We’re pleased to have the lovely Lynn Biederman, co-author and debut novelist of UNRAVELING (July 2008, Delacorte Press), as our guest today on the Debutante Ball. Sharp, chatty, brutally honest, and heartbreakingly real, UNRAVELING is about mothers and daughters, the search for acceptance, preparing for the unexpected, and learning that sometimes it just can’t be done.
As I sat down to write this blog entry on “our daily routines” it occurred to me that the status update I just slapped up on facebook describes much about my daily goings on. “Lynn Biederman is doing what she does—delaying what she needs to do!” I’ve come to accept, and maybe even dangerously embrace, the fact that I’m a textbook procrastinator with attention deficit disorder, distractibility, perseveration (a fancy term I think for hyper focusing on one thing to exclusion of all else, which I’m the queen of), mania, utter and complete disorganization, and a degree of forgetfulness, which may in fact be a subconscious coping mechanism against being overwhelmed by all of above.
Sooo, how in the world do I maintain a routine? Um, er… the simple fact is I don’t. Sooo, what in the world can I say about routines on this blog that I’m very honored to be on?
I can tell you that someone as loopy as me managed to write when I wanted to, when I could, when I had to, and my co-authored debut novel UNRAVELING did emerge. Okay, so maybe it took eight months to a year more than it could have. But my co-author and I never unraveled—we realized we work differently and decided that deadlines aside, we were going to avoid pressured writing.
Here’s some of what I learned:
• Believe in luck. To get published requires some of this and also you should see my dice when I play backgammon.
• Believe in history. Somehow I always manage to get done what needs to be. Passed the NY State Bar Exam the time when it was announced JFK Jr. did not (this made news of my passing bigger to my family and random fact here (see distraction above mentioned) I slept in his bed and used his dresser drawers when he was on break and I was a summer student in Andover, his prep school.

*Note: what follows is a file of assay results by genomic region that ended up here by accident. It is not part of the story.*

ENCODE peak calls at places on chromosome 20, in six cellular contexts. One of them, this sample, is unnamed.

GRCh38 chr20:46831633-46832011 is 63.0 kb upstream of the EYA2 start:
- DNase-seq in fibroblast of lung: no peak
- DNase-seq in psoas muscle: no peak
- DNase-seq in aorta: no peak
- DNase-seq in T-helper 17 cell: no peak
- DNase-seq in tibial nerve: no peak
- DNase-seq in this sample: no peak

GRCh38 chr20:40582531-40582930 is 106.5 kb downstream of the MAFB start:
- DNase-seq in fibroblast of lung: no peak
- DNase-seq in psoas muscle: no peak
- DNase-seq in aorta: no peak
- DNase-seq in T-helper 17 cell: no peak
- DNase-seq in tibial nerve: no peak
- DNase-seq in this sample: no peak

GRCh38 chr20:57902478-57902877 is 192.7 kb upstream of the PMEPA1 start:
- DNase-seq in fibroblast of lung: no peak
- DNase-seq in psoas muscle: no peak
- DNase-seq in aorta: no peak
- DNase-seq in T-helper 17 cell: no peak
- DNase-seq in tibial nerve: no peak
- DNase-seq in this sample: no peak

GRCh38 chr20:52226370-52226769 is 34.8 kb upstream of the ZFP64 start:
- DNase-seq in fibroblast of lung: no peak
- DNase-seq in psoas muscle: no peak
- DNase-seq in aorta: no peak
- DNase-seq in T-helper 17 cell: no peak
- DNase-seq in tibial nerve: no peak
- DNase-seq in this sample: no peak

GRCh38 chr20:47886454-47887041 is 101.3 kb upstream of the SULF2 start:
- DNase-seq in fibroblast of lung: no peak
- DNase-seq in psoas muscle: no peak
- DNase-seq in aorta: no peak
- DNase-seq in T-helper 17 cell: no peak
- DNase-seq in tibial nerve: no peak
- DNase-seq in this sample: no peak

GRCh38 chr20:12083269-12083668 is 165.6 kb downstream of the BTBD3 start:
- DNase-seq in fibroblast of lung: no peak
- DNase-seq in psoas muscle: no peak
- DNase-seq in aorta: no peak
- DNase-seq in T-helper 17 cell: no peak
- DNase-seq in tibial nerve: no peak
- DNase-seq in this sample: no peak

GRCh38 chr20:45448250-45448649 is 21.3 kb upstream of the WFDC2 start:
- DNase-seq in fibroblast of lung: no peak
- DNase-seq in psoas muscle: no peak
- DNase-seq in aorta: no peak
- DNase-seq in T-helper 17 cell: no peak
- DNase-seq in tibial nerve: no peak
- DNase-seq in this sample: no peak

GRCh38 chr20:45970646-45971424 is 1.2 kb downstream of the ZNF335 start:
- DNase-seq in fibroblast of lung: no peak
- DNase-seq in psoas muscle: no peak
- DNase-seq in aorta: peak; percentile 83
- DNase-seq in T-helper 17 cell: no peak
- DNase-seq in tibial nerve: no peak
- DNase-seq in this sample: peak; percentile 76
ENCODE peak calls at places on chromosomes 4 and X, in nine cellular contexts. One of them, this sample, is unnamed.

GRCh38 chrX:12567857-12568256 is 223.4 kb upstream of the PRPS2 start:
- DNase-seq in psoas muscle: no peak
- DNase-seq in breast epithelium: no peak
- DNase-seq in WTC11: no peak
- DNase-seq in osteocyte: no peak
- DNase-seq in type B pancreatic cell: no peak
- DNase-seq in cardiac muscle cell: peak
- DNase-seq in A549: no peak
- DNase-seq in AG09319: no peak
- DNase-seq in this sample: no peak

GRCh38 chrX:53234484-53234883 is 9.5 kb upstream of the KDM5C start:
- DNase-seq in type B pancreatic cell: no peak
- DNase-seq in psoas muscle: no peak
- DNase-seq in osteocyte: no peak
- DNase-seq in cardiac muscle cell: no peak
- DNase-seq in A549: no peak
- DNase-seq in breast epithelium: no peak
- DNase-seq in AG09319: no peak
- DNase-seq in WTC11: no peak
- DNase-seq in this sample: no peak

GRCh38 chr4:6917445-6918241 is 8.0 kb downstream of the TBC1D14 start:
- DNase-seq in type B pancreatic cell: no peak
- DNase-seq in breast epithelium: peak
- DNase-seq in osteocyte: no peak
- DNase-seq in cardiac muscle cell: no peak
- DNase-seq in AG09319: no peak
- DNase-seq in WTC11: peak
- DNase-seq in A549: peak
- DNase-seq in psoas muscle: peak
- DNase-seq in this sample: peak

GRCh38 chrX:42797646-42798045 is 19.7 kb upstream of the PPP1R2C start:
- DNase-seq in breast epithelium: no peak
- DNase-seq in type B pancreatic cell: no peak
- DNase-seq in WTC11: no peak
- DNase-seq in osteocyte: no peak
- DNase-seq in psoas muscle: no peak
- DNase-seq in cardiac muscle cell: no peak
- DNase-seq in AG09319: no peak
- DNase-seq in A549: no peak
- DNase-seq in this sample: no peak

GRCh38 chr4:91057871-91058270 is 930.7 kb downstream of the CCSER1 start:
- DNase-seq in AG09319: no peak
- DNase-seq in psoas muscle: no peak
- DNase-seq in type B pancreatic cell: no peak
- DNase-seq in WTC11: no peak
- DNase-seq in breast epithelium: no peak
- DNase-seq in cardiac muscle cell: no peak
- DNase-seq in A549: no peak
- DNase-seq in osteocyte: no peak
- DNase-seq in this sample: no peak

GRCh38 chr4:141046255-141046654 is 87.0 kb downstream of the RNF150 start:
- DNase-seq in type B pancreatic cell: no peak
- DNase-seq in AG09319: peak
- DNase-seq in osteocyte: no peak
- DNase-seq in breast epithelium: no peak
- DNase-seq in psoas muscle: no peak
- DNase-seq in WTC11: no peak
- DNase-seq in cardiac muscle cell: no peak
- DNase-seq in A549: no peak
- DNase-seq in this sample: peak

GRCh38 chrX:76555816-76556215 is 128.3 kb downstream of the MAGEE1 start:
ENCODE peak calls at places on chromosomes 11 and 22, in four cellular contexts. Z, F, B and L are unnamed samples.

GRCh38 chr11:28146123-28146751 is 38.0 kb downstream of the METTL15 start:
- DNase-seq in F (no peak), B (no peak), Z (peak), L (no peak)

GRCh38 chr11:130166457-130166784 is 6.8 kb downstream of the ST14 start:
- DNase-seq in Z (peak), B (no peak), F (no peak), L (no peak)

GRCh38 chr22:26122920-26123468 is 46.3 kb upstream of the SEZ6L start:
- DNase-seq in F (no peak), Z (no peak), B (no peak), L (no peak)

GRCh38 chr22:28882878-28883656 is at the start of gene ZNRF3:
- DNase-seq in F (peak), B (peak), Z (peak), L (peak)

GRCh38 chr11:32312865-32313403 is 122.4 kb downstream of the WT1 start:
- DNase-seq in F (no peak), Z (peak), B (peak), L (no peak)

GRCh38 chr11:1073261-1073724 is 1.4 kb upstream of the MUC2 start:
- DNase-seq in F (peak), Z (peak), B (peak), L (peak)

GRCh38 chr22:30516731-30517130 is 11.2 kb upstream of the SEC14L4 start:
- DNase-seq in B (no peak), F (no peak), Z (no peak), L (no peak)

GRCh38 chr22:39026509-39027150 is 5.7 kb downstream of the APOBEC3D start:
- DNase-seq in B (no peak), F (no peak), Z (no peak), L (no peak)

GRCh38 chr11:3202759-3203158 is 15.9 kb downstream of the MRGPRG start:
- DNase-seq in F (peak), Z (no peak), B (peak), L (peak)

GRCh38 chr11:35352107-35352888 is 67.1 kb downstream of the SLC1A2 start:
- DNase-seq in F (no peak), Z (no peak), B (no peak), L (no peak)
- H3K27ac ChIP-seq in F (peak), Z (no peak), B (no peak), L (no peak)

• Love deadlines. I’d never miss one so they forced me to make revisions and deal with copy-edits etc on a timely basis.
• A co-author is great. Among the many reasons is that I couldn’t stand to let anyone else down (born and bred on guilt). BTW—also why I strongly prefer singles in tennis over doubles.
• Draft a daily schedule of what you intend to do. If you keep blowing off what’s on it, eventually the stress builds and you have to accomplish stuff.
• Some stress is good. Worrying about how your character will resolve a dilemma or what your editor will say about your major changes when you were told only minor ones allowed is good stuff. When the stress passes, you have an excuse to rest.
• Pad your to-do list. It’s not only wonderful for task completion satisfaction but marking things off makes you feel victorious and provides the excuse to celebrate and have that cold beer or glass of wine (even if it’s only 4:45 p.m.)
• Sign up for writing workshops and conferences, but select them with an eye toward favorable cancellation policies. When inspiration hits, you can just bow out.
• Hire an over-priced personal trainer who does not have a favorable cancellation policy; writing causes rounded shoulders and ass-spread.
• Don’t shop for groceries. When you are writing, you are eating. Plain and true! Be leery of Google. OMG, this can be the biggest time suck of all.
Thank you so much for your hilarious post, Lynn!
Visit Lynn on the web at LynnBiederman.com.
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